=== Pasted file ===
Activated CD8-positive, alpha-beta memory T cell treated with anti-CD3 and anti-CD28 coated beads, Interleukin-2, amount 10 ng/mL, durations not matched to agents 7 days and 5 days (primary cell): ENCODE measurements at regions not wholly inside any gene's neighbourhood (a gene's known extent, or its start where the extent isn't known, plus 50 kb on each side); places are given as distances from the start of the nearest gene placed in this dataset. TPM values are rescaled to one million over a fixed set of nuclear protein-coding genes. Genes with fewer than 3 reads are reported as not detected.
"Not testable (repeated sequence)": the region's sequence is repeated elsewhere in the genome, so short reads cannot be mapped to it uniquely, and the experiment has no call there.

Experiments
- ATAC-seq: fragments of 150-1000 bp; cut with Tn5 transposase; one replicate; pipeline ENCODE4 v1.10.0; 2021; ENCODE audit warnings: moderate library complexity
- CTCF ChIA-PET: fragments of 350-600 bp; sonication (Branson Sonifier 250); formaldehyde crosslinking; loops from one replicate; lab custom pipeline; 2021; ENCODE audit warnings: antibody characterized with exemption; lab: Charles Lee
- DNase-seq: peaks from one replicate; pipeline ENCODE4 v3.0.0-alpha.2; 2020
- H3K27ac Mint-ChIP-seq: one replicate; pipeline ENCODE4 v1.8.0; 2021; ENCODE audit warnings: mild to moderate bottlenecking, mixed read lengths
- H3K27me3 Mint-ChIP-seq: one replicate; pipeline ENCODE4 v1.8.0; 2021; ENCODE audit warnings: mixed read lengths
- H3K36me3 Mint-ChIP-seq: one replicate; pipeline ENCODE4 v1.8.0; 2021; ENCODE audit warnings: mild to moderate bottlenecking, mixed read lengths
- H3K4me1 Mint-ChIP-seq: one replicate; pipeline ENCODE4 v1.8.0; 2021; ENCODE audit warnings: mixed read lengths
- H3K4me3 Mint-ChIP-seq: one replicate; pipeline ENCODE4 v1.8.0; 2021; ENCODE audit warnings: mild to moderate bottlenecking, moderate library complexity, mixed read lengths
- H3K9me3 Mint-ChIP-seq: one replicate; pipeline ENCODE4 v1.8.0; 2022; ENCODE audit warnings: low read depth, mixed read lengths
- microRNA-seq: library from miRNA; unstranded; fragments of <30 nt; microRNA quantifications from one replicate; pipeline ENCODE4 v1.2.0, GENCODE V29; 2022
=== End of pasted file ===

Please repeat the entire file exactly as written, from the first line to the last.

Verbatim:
Activated CD8-positive, alpha-beta memory T cell treated with anti-CD3 and anti-CD28 coated beads, Interleukin-2, amount 10 ng/mL, durations not matched to agents 7 days and 5 days (primary cell): ENCODE measurements at regions not wholly inside any gene's neighbourhood (a gene's known extent, or its start where the extent isn't known, plus 50 kb on each side); places are given as distances from the start of the nearest gene placed in this dataset. TPM values are rescaled to one million over a fixed set of nuclear protein-coding genes. Genes with fewer than 3 reads are reported as not detected.
"Not testable (repeated sequence)": the region's sequence is repeated elsewhere in the genome, so short reads cannot be mapped to it uniquely, and the experiment has no call there.

Experiments
- ATAC-seq: fragments of 150-1000 bp; cut with Tn5 transposase; one replicate; pipeline ENCODE4 v1.10.0; 2021; ENCODE audit warnings: moderate library complexity
- CTCF ChIA-PET: fragments of 350-600 bp; sonication (Branson Sonifier 250); formaldehyde crosslinking; loops from one replicate; lab custom pipeline; 2021; ENCODE audit warnings: antibody characterized with exemption; lab: Charles Lee
- DNase-seq: peaks from one replicate; pipeline ENCODE4 v3.0.0-alpha.2; 2020
- H3K27ac Mint-ChIP-seq: one replicate; pipeline ENCODE4 v1.8.0; 2021; ENCODE audit warnings: mild to moderate bottlenecking, mixed read lengths
- H3K27me3 Mint-ChIP-seq: one replicate; pipeline ENCODE4 v1.8.0; 2021; ENCODE audit warnings: mixed read lengths
- H3K36me3 Mint-ChIP-seq: one replicate; pipeline ENCODE4 v1.8.0; 2021; ENCODE audit warnings: mild to moderate bottlenecking, mixed read lengths
- H3K4me1 Mint-ChIP-seq: one replicate; pipeline ENCODE4 v1.8.0; 2021; ENCODE audit warnings: mixed read lengths
- H3K4me3 Mint-ChIP-seq: one replicate; pipeline ENCODE4 v1.8.0; 2021; ENCODE audit warnings: mild to moderate bottlenecking, moderate library complexity, mixed read lengths
- H3K9me3 Mint-ChIP-seq: one replicate; pipeline ENCODE4 v1.8.0; 2022; ENCODE audit warnings: low read depth, mixed read lengths
- microRNA-seq: library from miRNA; unstranded; fragments of <30 nt; microRNA quantifications from one replicate; pipeline ENCODE4 v1.2.0, GENCODE V29; 2022